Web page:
Technical data
Type UT-2 UT-2M UT-2MV UT-2 1944
Function Trainer Light Bomber Proto- type
Year 1938 1941 1942? 1943
Crew 2
Engine M-11 M-11 M-11D M-11?
Power (hp) 100 100 115 100?
Length (m) 7.0
Height (m) ?
Wingspan (m) 10.2
Wing area (m2) 17.2
Weights (kg)
Empty 616 ? 633
Loaded 856 938 1150 905
Wing Load (kg/m2) 50 55 67 53
Power load (kg/hp) 8.6 9.4 10 ?
Speed (km/h)
at 0m 205 205 177> ?
Landing 90 95> ? ?
Roll (m, sec)
Landing 235, 16 200, 15 ? ?
Takeoff 200, 13 175, 12.5 ? ?
Turn time 14sec
Range (km)
Normal 500 1130 ? ?
Flight Endurance
Normal 2.5h 7h ?h ?h
Ceiling (m)
Max. 3500 3100 3350 ?
Climb (min)
1000m 4.8 5.8 8 ?
3000m 21.6 31 ? ?
Fuel+Oil (kg) 64 146 ? ?
Guns none ?
Bombs none 200(+) kg

UT-2, UT-2M, UT-2MV, UT-2 standard 1944 by A.S.Yakovlev

28k b/w UT-2's in formation 'Notes of an aircraft designer' by A.Yakovlev

After successful prototype trials, mass production of UT-2 started in November 1937 on two factories. Technological simplicity gave the trainer production quick start, and it was eventually expanded to five factories, totaling 7243.

When first batches of UT-2 arrived to the airfields of training units, dangerous flat spin behaviour was noticed. Aircraft easily entered spin, and was too slow getting out. Extensive studies in Yakovlev KB (test-pilot V.L.Rastorguev) allowed to solve problem by minimal changes (controls adjustment plus tailplane installation angle).

Modified UT-2 entered production in 1941 as UT-2M. It utilized higher quality materials and differed by increased wing anhedral and sweep, revised shape of the tail surfaces, decreased ailerons area and other minor details. UT-2M had very good handling, never entered the flat spin. In case of steep spin it was enough to keep controls in neutral position.

In Summer 1941 UT-2 replaced N.N.Polikarpov's U-2 biplane as a primary trainer. Production and development of the type continued until 1944. Even in war time production rate was 3...4 planes/day.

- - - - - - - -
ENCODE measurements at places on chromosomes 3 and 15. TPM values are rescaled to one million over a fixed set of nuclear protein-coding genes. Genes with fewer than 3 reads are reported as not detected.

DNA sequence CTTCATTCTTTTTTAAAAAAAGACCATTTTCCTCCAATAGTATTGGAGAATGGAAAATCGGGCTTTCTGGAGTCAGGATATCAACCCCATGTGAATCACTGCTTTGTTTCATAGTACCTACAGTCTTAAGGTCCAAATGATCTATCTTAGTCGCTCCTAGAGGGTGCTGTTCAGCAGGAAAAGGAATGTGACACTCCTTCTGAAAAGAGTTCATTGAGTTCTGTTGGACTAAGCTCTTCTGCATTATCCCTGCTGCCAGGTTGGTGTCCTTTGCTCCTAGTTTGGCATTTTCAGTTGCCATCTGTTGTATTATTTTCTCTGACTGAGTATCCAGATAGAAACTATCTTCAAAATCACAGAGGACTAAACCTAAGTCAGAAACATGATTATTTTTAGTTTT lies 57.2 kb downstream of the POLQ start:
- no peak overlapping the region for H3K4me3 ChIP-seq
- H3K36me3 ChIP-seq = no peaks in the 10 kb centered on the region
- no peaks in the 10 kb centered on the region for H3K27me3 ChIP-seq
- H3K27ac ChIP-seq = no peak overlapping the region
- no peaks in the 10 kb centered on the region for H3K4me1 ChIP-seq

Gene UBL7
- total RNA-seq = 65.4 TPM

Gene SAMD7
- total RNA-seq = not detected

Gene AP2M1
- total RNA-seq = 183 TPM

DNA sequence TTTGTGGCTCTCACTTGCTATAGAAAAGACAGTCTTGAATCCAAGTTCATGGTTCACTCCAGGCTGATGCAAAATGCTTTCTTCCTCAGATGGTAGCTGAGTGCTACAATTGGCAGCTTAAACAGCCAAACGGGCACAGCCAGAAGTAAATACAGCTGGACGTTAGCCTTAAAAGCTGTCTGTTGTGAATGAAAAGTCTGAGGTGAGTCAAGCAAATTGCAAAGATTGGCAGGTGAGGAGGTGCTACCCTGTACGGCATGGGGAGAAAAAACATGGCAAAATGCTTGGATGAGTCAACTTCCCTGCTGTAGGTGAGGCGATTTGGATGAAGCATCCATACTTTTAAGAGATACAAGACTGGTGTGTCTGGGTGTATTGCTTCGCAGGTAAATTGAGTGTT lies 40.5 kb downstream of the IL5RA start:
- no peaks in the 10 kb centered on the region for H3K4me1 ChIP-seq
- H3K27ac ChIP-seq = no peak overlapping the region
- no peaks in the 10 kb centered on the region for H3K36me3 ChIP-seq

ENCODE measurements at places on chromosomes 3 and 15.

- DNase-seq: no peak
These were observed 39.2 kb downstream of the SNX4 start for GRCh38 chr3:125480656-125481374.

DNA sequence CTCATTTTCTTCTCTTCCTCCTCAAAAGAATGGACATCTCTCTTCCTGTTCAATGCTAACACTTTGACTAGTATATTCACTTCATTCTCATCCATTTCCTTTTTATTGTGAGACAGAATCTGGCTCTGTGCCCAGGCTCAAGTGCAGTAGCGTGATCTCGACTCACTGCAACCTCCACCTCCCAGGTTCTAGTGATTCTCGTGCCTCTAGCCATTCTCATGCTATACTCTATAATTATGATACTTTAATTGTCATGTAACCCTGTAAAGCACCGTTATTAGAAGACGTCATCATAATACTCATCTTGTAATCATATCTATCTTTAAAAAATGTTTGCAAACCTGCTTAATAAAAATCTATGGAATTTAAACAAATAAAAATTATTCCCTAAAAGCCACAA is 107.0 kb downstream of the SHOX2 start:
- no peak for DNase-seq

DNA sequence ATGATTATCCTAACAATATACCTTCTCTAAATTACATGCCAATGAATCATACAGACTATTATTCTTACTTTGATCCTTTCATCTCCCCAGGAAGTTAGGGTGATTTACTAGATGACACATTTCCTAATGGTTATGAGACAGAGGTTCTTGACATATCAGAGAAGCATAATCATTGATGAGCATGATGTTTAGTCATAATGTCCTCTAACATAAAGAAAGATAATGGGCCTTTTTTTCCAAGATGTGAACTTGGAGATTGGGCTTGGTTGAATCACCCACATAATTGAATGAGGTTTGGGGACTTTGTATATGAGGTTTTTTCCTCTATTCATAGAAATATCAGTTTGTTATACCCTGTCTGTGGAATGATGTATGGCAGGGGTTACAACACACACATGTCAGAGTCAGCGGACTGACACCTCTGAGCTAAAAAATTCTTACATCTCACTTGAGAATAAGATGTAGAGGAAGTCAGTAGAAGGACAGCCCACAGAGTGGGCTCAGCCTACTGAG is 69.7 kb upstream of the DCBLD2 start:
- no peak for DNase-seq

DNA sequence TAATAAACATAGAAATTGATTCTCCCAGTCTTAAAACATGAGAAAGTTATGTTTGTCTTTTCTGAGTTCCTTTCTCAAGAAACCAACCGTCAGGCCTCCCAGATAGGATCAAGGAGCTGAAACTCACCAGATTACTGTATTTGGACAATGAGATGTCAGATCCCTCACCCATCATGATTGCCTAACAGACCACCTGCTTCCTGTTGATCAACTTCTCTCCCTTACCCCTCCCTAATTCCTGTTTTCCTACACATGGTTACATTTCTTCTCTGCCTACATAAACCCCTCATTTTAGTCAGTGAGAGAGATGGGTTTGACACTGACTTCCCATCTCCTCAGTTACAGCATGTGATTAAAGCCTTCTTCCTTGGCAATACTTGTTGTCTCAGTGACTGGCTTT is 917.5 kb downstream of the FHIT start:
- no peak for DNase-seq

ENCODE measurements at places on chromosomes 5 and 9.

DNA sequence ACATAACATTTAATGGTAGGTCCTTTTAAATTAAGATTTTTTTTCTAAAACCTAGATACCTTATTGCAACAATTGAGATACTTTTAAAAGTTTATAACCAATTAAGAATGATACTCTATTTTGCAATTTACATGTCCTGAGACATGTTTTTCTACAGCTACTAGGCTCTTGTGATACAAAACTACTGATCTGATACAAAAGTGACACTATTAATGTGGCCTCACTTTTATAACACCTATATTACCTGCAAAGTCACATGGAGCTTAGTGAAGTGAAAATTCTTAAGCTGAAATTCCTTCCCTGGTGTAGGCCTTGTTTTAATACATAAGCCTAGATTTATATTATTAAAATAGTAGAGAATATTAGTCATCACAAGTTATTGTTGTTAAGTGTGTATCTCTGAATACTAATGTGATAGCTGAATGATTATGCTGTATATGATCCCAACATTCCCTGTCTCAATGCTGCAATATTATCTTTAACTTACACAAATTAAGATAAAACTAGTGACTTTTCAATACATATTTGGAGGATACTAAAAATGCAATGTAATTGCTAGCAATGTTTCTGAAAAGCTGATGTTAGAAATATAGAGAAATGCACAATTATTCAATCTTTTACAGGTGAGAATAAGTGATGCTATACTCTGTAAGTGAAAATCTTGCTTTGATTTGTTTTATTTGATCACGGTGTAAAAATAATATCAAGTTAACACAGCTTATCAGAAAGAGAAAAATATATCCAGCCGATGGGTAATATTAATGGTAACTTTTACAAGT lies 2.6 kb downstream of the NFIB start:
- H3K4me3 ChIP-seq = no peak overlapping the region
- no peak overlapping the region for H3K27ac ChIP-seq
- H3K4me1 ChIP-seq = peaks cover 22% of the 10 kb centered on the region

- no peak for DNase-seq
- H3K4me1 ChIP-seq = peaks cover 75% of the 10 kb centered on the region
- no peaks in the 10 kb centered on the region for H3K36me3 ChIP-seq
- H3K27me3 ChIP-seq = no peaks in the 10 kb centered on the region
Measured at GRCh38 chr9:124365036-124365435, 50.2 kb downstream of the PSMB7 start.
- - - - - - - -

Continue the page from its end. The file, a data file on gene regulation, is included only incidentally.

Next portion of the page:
Some batches had 115hp M-11D engine. Those aircraft had increased ceiling 4700m instead 3500. Two airframes were fitted with MV-6 engine (aircraft 'N°23', 'N°24'), but this change did not enter series production.

During the War some UT-2's were armed and used as light bombers (like the U-2). Those variants (UT-2MV among them) carried 200kg (or more) of bombs. In 'field' workshops some UT-2 were armed with one or two ShKAS machineguns, RS-82 rockets were fitted. None of those armed version was built in series.

48k b/w 'Standard 1944', as seen at "History of aircraft construction in the USSR", Vol.2 p.88
and "Russian aircraft since 1940" by Jean Alexander, p449

Since 1942 a 'divergent' design started taking shape. It had a green-house glazed canopy, later received fairings covering engine cylinders, new undercarriage, tailwheel instead of tailskid, landing flaps... It was finished and flown in 1943, getting designation 'UT-2 standard 1944' (sometimes mistaken as UT-2MV). It was an obvious transition to the post-war line of Yakovlev's trainers and aerobatic machines. Second suggested role of this aircraft was a liaison, in this configuration it had increased fuel capacity and takeoff weight of 991kg.

This aircraft did not enter mass production because Yak-18 incorporated much more advanced features (some tested and refined during 'standard 1944' construction).


Ya-20/UT-2 prototypes


  • "History of aircraft construction in the USSR", Vol.2 p.87...89;
  • "Russian Civil and Military aircraft 1884~1969", p.131...134, 193;
  • UT-2 at Virtual Aircraft Museum
  • Yakovlev Museum
  • Monino Museum
  • Yakovlev aircraft
  • AIR-20, Yakovlev
  • UT-2, Yakovlev
  • Ya-20, Yakovlev
  • Created January 25, 1996
    Modified October 18, 1999
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